I was thinking about the fact that life is full of surprises that turn into little storms you never expected. But you can’t let a few hail stones or a little rain keep you from enjoying it. I’m learning that lesson as we go through this 6-month challenge—some of these health habits are really tough to bring on. But I also learned this lesson earlier this year at my son’s graduation.
Michael’s graduation made the national news! He survived the Absegami 2012 graduation. All hail class of 2012!
All day long, the weatherman had been calling for rain, but they always call for rain. Graduation was scheduled for 6 p.m. on Thursday night. (Graduation should ALWAYS be held on Saturday–or at least Friday night. Having graduations in the middle of the week and so early in the evening is very disrespectful to most families who have to work! It is difficult to try to get a day off, and 6 p.m.–with all of the parking issues, is just too early!…but I digress).
In order to park and get a good seat in the bleachers you have to arrive by 5 p.m., the latest. Luckily, Michael was on the home side.
Amanda was playing the flute with the band, and Michael was graduating, so Peter and I went early to save some seats for our parents.
The clouds rolled in around 5:30, but the sun was still shining as the kids walked onto the football field.
Everyone except for the valedictorian recognized the storm was brewing and sped through his or her speech or shorted it considerably. By the time they started to call the names, the clouds rolled in. This years graduating class had about 520 seniors. Since our last name begins with the letter “A”, Michael received his diploma earlier than most students.
I told my parents and my in-laws to meet us at the restaurant once Michael had received his diploma, because the clouds were definitely starting to roll in. Initially, they chose to stay; the teacher announcing the names must be given credit, he read through the names faster than you could imagine! By the time we reached the “D”’s lightning could be seen in the distance; the grandparents refused to leave.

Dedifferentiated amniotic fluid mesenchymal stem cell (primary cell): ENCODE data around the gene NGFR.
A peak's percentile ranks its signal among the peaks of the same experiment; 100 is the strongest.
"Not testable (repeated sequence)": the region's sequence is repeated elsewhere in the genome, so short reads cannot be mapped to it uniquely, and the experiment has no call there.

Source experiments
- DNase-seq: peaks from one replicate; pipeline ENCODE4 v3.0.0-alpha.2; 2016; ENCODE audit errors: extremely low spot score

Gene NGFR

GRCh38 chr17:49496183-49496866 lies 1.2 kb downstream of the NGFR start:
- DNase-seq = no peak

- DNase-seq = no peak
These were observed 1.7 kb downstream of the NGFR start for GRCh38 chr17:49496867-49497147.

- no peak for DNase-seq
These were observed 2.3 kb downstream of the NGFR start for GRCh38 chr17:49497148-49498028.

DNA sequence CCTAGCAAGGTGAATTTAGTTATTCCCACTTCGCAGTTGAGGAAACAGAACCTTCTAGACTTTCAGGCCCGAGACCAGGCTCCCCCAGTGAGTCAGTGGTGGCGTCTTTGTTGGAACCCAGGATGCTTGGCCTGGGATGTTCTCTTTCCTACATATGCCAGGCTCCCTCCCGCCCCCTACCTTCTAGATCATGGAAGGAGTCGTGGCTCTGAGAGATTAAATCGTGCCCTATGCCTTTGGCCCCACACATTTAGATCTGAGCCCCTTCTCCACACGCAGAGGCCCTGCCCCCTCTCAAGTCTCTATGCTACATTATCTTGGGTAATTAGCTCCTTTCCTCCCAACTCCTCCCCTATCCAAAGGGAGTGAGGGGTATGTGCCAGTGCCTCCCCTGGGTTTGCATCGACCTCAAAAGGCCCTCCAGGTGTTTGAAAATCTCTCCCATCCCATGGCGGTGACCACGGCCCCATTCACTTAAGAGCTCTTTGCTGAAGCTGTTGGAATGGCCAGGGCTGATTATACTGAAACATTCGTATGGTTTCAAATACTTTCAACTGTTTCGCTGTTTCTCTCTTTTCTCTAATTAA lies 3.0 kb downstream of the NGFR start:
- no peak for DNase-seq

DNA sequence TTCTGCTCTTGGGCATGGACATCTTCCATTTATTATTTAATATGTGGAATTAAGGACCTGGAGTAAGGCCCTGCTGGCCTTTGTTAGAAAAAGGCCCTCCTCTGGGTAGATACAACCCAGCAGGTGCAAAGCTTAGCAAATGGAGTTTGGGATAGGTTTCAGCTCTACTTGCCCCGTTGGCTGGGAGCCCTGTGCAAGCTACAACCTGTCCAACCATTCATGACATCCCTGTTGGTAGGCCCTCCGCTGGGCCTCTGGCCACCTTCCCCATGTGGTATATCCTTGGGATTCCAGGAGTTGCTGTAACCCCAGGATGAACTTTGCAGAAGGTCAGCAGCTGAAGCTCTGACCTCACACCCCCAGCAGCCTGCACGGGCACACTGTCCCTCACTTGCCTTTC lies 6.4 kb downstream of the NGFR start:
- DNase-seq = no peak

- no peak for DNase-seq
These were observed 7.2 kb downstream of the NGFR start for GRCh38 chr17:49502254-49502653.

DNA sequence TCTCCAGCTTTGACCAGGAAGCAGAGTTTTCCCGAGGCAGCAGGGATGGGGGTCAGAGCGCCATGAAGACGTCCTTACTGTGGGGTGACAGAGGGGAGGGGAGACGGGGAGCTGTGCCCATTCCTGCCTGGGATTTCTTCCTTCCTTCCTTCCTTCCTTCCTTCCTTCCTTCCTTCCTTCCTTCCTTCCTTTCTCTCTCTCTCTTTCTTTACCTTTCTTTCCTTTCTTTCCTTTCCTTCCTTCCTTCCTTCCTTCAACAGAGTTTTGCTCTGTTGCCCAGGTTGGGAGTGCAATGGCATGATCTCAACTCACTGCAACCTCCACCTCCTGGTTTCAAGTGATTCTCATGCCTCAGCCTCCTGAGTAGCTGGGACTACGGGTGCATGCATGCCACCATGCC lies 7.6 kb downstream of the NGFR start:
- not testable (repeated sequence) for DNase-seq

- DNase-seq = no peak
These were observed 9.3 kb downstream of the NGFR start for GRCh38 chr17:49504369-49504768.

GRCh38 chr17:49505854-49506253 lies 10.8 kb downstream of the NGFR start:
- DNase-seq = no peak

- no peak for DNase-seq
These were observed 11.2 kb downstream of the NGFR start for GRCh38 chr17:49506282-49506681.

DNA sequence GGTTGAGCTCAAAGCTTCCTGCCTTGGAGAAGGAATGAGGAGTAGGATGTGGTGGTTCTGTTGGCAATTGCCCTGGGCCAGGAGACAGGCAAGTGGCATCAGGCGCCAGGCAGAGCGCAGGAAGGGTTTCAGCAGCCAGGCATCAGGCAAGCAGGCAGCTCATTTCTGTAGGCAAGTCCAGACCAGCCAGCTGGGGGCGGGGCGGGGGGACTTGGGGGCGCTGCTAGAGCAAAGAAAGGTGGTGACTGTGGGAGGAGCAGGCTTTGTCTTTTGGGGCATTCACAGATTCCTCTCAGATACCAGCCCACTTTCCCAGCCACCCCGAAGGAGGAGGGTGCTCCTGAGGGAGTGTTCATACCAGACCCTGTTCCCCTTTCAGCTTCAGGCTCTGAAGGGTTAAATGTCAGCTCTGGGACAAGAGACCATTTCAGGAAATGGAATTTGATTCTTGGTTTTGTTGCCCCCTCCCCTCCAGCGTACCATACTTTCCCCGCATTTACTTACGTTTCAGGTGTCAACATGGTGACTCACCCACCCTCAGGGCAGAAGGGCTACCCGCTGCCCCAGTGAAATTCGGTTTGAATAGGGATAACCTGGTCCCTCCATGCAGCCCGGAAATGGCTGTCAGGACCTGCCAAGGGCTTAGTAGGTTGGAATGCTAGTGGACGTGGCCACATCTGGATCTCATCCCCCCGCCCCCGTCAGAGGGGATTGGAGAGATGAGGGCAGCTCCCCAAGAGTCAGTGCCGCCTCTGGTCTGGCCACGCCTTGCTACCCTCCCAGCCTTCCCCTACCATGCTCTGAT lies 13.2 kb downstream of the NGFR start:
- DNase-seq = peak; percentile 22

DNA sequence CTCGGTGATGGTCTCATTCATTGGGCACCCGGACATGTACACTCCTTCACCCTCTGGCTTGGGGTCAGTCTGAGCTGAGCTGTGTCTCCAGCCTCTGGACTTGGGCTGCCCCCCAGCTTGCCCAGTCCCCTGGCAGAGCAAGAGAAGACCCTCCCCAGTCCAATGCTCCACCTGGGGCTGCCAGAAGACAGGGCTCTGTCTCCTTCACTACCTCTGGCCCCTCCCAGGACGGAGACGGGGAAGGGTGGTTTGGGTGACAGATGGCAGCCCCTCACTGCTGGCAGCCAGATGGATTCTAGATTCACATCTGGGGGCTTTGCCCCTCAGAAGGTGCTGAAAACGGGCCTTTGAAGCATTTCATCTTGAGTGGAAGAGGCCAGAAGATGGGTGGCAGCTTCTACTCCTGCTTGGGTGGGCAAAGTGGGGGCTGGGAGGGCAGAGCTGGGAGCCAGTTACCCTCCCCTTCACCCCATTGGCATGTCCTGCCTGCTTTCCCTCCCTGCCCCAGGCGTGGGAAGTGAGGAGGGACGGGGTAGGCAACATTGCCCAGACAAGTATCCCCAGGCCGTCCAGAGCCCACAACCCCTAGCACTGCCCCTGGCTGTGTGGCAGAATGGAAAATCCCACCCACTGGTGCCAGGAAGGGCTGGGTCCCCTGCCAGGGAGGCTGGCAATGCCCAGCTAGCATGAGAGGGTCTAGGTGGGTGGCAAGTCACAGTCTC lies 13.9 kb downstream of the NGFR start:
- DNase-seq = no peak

By the time they began announcing the “M”’s, the band packed up and left the field, and our parents decided that they would wait for us at the bar of the restaurant. They switched teachers, and started to announce names at a quicker pace. As we approached the “W”’s, it looked like we might make it off the field before the storm hit. But then the kiss of death, Peter said,” ..as long as the Absegami banners blow in the direction away from us, we should be okay…” The words were still hanging in the air, when the banners switched direction. The next student to receive his diploma looked over his shoulder, raised his hand and screamed, “I’m out of here!” and took off. The last ten kids names could not be heard over the storm.
The storm hit: Rain, hail and wind! It was crazy. Some people ran for their cars, others ran for the school. The hail pounded everybody, causing bruises on a few people. A family we did not know had a baby with them, so they got in our car once we reached it; their car was a mile away. Michael and his friends were drenched, but managed to find Amanda in the school amongst the chaos.
Since we arrived with the kids, they found our car, and we managed to get out of the school parking lot before the ambulances arrived. (Nobody was seriously injured.) We had to go home and change, because we were drenched.
The hailstorm was incredible. But we didn’t let a few little rain, keep you from enjoying the day.
Are you proud of a graduate this year? Post a comment and tell me who it is!